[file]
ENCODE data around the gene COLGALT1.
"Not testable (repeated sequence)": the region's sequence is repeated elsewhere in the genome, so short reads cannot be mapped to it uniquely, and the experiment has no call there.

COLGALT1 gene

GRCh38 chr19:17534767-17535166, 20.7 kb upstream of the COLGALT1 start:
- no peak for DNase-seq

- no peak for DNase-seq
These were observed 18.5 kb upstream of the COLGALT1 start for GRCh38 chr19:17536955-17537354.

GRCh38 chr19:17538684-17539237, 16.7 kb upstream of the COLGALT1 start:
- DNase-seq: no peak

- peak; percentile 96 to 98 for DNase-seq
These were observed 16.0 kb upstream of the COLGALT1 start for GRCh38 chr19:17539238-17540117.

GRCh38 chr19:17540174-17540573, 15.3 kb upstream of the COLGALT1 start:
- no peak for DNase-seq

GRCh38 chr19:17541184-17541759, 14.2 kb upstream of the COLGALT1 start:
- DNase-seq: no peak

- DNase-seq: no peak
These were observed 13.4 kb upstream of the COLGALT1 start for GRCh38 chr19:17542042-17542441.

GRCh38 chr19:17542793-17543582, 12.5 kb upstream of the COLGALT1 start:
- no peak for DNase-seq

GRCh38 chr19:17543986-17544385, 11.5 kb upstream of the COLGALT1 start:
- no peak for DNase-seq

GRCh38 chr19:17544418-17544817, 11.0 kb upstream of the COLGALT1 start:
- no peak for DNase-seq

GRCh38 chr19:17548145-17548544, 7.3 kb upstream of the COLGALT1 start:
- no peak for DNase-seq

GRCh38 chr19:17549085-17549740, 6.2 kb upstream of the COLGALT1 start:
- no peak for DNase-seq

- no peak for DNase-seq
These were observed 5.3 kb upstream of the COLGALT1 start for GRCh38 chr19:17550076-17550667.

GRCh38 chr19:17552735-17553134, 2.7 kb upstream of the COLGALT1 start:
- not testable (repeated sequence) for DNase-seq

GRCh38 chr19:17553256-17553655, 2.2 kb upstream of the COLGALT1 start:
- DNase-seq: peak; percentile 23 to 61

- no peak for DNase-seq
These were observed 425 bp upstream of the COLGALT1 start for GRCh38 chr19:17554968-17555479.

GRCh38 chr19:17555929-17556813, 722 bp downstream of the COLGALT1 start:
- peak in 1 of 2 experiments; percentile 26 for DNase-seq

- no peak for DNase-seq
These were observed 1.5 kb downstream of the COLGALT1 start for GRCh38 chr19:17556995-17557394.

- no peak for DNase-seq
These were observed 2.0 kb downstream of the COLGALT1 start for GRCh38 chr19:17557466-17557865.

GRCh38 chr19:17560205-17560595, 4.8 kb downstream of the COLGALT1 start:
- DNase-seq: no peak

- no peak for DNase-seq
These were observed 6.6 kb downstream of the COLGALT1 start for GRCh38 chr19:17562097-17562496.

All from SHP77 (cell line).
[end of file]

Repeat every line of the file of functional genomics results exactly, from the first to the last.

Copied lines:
ENCODE data around the gene COLGALT1.
"Not testable (repeated sequence)": the region's sequence is repeated elsewhere in the genome, so short reads cannot be mapped to it uniquely, and the experiment has no call there.

COLGALT1 gene

GRCh38 chr19:17534767-17535166, 20.7 kb upstream of the COLGALT1 start:
- no peak for DNase-seq

- no peak for DNase-seq
These were observed 18.5 kb upstream of the COLGALT1 start for GRCh38 chr19:17536955-17537354.

GRCh38 chr19:17538684-17539237, 16.7 kb upstream of the COLGALT1 start:
- DNase-seq: no peak

- peak; percentile 96 to 98 for DNase-seq
These were observed 16.0 kb upstream of the COLGALT1 start for GRCh38 chr19:17539238-17540117.

GRCh38 chr19:17540174-17540573, 15.3 kb upstream of the COLGALT1 start:
- no peak for DNase-seq

GRCh38 chr19:17541184-17541759, 14.2 kb upstream of the COLGALT1 start:
- DNase-seq: no peak

- DNase-seq: no peak
These were observed 13.4 kb upstream of the COLGALT1 start for GRCh38 chr19:17542042-17542441.

GRCh38 chr19:17542793-17543582, 12.5 kb upstream of the COLGALT1 start:
- no peak for DNase-seq

GRCh38 chr19:17543986-17544385, 11.5 kb upstream of the COLGALT1 start:
- no peak for DNase-seq

GRCh38 chr19:17544418-17544817, 11.0 kb upstream of the COLGALT1 start:
- no peak for DNase-seq

GRCh38 chr19:17548145-17548544, 7.3 kb upstream of the COLGALT1 start:
- no peak for DNase-seq

GRCh38 chr19:17549085-17549740, 6.2 kb upstream of the COLGALT1 start:
- no peak for DNase-seq

- no peak for DNase-seq
These were observed 5.3 kb upstream of the COLGALT1 start for GRCh38 chr19:17550076-17550667.

GRCh38 chr19:17552735-17553134, 2.7 kb upstream of the COLGALT1 start:
- not testable (repeated sequence) for DNase-seq

GRCh38 chr19:17553256-17553655, 2.2 kb upstream of the COLGALT1 start:
- DNase-seq: peak; percentile 23 to 61

- no peak for DNase-seq
These were observed 425 bp upstream of the COLGALT1 start for GRCh38 chr19:17554968-17555479.

GRCh38 chr19:17555929-17556813, 722 bp downstream of the COLGALT1 start:
- peak in 1 of 2 experiments; percentile 26 for DNase-seq

- no peak for DNase-seq
These were observed 1.5 kb downstream of the COLGALT1 start for GRCh38 chr19:17556995-17557394.

- no peak for DNase-seq
These were observed 2.0 kb downstream of the COLGALT1 start for GRCh38 chr19:17557466-17557865.

GRCh38 chr19:17560205-17560595, 4.8 kb downstream of the COLGALT1 start:
- DNase-seq: no peak

- no peak for DNase-seq
These were observed 6.6 kb downstream of the COLGALT1 start for GRCh38 chr19:17562097-17562496.

All from SHP77 (cell line).